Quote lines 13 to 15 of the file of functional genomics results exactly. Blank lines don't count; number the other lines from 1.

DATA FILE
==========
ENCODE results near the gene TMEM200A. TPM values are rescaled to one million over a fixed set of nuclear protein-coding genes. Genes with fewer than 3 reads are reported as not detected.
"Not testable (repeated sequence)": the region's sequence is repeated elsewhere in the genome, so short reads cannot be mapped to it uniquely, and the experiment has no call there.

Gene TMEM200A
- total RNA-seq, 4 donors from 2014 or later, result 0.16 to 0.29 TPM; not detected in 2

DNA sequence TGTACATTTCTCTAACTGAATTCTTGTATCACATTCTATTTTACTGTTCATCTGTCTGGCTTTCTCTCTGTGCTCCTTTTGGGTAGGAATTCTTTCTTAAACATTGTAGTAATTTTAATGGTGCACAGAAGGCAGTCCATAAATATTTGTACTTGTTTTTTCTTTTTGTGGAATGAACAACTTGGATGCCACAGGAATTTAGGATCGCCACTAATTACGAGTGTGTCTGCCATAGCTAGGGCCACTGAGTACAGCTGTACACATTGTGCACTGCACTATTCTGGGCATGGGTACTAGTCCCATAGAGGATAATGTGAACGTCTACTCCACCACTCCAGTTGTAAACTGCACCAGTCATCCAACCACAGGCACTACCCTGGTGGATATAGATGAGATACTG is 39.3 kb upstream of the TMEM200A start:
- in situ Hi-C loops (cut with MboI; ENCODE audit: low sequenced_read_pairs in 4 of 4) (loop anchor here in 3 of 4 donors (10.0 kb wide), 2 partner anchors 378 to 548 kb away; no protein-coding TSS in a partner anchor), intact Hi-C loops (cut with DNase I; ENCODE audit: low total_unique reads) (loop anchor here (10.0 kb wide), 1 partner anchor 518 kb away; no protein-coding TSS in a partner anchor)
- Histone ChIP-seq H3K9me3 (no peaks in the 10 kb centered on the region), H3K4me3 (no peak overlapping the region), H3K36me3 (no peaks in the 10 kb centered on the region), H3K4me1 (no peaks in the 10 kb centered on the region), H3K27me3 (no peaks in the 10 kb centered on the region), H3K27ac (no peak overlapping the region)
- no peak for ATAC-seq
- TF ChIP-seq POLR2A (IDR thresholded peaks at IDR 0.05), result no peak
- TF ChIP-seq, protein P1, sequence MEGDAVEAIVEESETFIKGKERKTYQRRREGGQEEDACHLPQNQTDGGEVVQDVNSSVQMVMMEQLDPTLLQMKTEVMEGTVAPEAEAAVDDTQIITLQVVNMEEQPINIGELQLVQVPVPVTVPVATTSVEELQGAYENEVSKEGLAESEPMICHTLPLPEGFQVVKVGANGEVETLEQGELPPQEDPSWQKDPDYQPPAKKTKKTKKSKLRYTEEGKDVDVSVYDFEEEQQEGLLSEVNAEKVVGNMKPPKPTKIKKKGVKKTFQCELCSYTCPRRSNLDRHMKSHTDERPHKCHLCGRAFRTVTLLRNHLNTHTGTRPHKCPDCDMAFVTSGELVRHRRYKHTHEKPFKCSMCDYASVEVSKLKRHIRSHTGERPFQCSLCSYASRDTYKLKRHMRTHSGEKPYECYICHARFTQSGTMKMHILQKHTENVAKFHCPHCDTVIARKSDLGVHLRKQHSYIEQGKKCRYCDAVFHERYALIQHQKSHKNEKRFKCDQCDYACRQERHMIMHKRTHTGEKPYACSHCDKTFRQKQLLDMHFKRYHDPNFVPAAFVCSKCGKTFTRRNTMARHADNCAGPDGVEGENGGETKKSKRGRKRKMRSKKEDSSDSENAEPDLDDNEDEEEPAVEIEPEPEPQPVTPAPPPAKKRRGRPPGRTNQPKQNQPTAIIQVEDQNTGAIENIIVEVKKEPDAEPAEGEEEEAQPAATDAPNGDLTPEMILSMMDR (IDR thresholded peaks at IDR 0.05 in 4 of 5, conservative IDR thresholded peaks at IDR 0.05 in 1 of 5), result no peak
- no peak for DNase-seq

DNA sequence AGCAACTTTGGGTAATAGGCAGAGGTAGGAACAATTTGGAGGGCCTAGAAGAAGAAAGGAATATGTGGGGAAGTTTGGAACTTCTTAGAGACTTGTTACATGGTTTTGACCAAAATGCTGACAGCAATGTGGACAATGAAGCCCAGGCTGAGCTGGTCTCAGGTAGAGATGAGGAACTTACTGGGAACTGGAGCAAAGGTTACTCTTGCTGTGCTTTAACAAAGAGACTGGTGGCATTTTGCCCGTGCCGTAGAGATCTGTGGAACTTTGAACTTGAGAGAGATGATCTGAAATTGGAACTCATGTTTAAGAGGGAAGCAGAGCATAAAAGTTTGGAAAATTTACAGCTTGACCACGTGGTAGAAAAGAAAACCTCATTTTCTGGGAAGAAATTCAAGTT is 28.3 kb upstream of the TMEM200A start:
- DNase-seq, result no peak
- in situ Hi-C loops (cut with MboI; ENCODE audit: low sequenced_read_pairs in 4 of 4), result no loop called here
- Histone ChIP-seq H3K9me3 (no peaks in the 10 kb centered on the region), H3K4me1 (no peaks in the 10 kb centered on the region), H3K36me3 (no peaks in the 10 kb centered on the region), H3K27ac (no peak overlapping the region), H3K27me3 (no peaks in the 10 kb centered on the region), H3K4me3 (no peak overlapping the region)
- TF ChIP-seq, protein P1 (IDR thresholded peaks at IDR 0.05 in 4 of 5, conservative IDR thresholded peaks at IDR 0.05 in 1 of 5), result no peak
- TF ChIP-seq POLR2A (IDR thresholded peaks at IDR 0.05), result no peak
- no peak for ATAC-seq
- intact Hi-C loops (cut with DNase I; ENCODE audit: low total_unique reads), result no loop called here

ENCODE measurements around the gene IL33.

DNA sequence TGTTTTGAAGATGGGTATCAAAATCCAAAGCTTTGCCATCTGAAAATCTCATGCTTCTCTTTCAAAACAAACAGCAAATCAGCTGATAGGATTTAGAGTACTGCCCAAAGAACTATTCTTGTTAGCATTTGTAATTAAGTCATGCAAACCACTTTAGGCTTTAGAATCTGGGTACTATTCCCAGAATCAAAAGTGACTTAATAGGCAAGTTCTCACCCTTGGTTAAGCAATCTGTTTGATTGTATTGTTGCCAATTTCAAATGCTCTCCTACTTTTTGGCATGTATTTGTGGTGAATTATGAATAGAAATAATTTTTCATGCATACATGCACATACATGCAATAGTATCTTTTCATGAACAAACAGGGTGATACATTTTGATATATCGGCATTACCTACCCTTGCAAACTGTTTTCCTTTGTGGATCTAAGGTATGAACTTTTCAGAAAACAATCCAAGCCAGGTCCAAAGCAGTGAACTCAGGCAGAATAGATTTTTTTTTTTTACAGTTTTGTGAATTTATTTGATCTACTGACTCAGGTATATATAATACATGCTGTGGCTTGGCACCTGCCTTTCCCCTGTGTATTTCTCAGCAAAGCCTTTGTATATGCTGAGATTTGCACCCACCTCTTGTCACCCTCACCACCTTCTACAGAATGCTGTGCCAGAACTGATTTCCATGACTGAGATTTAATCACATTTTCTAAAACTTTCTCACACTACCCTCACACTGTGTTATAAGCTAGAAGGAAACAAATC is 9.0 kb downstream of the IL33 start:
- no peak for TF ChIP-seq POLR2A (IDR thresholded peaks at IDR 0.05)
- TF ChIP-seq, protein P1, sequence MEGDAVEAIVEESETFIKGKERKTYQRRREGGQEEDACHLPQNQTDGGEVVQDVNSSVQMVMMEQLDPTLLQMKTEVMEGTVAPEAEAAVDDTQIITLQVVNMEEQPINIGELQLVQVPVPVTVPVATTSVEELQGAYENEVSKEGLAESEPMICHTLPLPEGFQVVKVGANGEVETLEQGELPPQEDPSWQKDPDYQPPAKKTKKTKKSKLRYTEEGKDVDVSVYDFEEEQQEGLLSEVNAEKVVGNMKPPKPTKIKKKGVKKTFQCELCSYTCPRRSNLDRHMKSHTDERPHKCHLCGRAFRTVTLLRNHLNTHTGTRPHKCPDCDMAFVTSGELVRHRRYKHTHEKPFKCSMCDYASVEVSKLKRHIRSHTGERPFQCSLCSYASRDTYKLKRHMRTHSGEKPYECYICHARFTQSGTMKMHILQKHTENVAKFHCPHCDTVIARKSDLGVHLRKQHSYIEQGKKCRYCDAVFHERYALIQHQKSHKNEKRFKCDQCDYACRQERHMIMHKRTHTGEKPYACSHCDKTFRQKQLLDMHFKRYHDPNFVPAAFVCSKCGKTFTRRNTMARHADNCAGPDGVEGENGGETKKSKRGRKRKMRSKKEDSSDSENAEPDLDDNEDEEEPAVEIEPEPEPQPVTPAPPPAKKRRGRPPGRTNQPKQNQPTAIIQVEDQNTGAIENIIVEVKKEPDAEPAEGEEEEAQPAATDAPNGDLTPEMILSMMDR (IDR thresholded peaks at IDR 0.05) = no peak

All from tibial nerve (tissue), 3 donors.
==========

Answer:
- DNase-seq, result no peak
- in situ Hi-C loops (cut with MboI; ENCODE audit: low sequenced_read_pairs in 4 of 4), result no loop called here
- Histone ChIP-seq H3K9me3 (no peaks in the 10 kb centered on the region), H3K4me1 (no peaks in the 10 kb centered on the region), H3K36me3 (no peaks in the 10 kb centered on the region), H3K27ac (no peak overlapping the region), H3K27me3 (no peaks in the 10 kb centered on the region), H3K4me3 (no peak overlapping the region)